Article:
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"You-all" Spoken Here

"You-all" Spoken Here South Polls "You-all" (or "y'all") is probably the best-known southernism. Certainly it's what Yankees invariably turn to when they want to imitate southern speech. And with good reason: more than two-thirds of southerners, compared to only one nonsoutherner in six, say that they hear this expression "very often." Almost half of southerners say that they use the expression "very often" themselves, compared to only 11 percent of nonsoutherners. In the South, both hearing you-all and saying it are pretty much unaffected by education and income, and both are almost as common among urban southerners as among rural ones. Oddly, although you-all is employed at least occasionally by solid majorities of both black and white southerners, blacks are only half as likely as whites to say it "very often" and nearly twice as likely to claim they never say it at all (30 percent versus 16 percent). Outside the South the pattern is reversed: there, blacks are far more likely than whites to use you-all. Some southern ways are threatened by the influx of nonsoutherners, but this one more than holds its own. Younger southerners are even more likely than older ones to say you-all. It also seems that http://www.deepdyve.com/assets/images/DeepDyve-Logo-lg.png Southern Cultures University of North Carolina Press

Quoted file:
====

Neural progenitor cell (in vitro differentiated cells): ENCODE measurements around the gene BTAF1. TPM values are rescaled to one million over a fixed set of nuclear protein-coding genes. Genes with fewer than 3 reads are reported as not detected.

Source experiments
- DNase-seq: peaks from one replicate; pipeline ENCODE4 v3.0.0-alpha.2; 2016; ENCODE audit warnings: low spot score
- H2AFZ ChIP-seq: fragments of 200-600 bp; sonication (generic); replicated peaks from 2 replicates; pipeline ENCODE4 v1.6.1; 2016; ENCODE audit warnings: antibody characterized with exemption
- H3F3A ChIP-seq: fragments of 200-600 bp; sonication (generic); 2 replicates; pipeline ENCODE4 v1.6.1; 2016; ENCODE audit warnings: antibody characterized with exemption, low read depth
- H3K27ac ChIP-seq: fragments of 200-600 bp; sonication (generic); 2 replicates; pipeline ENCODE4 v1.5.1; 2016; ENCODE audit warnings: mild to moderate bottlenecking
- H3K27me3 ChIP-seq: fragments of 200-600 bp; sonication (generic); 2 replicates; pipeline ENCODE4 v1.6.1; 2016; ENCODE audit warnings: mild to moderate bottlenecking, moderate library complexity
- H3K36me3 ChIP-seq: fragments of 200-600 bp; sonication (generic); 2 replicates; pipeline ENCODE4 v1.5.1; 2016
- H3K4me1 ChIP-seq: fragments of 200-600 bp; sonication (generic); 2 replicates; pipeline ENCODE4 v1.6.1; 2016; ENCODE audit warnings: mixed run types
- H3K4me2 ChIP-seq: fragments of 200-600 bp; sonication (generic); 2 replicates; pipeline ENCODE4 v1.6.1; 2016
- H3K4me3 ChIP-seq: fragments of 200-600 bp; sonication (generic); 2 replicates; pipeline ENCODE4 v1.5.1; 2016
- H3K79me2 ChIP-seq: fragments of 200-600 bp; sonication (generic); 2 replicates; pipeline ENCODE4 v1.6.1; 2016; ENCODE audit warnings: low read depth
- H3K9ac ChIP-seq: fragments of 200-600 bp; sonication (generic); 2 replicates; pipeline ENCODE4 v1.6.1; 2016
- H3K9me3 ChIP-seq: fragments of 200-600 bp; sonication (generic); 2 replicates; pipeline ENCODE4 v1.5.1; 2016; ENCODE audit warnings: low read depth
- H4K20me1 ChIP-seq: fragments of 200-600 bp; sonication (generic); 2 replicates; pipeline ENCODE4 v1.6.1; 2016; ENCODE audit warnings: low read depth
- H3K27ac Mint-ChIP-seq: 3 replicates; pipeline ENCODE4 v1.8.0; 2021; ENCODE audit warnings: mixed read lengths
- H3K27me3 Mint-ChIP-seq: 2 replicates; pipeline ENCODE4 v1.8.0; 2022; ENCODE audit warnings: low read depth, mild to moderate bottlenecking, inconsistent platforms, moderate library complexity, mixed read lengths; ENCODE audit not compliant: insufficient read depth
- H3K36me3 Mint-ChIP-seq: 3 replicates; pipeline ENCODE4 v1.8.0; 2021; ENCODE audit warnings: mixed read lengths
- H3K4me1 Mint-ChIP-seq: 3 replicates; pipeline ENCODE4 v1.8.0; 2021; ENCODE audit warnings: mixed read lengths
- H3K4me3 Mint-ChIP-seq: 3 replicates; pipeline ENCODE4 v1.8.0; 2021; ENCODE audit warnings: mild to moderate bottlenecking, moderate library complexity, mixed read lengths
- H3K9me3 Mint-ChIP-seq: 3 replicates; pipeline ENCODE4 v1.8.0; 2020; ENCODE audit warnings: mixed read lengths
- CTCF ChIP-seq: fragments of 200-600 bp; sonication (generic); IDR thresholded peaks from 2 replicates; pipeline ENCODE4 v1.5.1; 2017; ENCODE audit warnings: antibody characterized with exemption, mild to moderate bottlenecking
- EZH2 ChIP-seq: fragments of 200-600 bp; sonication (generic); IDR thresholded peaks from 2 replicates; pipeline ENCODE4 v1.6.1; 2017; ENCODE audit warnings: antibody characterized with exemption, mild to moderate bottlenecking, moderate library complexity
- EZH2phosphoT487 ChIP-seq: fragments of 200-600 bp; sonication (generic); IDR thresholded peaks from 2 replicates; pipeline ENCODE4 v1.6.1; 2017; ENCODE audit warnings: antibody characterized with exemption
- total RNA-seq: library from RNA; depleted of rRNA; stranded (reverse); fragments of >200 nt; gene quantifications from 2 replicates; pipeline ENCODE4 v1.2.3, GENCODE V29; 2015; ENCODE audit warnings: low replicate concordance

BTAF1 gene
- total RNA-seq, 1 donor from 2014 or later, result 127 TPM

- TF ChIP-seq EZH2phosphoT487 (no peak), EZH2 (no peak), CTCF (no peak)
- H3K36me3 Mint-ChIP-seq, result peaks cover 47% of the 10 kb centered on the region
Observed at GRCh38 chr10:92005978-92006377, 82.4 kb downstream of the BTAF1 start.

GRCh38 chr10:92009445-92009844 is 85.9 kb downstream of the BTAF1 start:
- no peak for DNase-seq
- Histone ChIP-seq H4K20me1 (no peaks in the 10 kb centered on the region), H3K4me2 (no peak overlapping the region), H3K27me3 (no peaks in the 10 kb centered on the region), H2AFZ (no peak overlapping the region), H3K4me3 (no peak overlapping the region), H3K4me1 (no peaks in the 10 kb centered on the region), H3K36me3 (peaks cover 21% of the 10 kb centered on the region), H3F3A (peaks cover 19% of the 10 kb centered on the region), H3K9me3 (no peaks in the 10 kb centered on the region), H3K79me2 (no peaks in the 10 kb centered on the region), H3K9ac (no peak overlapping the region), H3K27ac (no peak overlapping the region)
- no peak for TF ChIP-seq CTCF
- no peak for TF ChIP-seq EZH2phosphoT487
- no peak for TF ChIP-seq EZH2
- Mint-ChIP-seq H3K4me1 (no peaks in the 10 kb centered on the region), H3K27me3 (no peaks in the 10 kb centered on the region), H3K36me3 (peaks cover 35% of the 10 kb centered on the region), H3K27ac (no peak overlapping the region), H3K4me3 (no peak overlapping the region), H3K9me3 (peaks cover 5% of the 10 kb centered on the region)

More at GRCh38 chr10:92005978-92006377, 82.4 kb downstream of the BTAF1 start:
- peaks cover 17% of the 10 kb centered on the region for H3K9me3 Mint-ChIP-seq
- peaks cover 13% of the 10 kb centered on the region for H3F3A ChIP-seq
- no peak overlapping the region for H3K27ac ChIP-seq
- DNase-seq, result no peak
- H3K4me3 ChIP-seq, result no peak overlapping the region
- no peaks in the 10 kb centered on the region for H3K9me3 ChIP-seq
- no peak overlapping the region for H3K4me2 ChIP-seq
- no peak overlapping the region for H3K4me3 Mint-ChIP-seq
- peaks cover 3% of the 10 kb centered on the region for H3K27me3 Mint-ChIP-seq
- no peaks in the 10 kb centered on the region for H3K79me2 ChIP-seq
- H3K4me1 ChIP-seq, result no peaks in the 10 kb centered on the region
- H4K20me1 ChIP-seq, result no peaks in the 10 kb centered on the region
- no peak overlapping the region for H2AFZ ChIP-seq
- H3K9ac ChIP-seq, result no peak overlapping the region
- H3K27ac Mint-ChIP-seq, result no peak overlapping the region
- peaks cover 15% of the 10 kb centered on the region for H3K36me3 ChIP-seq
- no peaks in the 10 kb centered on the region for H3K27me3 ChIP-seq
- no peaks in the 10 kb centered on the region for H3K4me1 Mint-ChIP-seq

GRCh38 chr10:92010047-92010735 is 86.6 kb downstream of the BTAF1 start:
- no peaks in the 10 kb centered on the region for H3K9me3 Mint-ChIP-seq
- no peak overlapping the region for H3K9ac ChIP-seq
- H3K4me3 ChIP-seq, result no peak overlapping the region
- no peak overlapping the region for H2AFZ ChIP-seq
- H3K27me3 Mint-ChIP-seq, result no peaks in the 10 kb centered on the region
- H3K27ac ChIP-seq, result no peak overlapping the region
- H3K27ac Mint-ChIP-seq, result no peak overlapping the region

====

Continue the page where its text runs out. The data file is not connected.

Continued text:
"You-all" Spoken Here

Southern Cultures , Volume 2 (1) – Jan 4, 1995

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Publisher
University of North Carolina Press
Copyright
Copyright © Center for the Study of the American South.
ISSN
1534-1488
Publisher site
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Abstract

South Polls "You-all" (or "y'all") is probably the best-known southernism. Certainly it's what Yankees invariably turn to when they want to imitate southern speech. And with good reason: more than two-thirds of southerners, compared to only one nonsoutherner in six, say that they hear this expression "very often." Almost half of southerners say that they use the expression "very often" themselves, compared to only 11 percent of nonsoutherners. In the South, both hearing you-all and saying it are pretty much unaffected by education and income, and both are almost as common among urban southerners as among rural ones. Oddly, although you-all is employed at least occasionally by solid majorities of both black and white southerners, blacks are only half as likely as whites to say it "very often" and nearly twice as likely to claim they never say it at all (30 percent versus 16 percent). Outside the South the pattern is reversed: there, blacks are far more likely than whites to use you-all. Some southern ways are threatened by the influx of nonsoutherners, but this one more than holds its own. Younger southerners are even more likely than older ones to say you-all. It also seems that

Journal

Southern CulturesUniversity of North Carolina Press

Published: Jan 4, 1995

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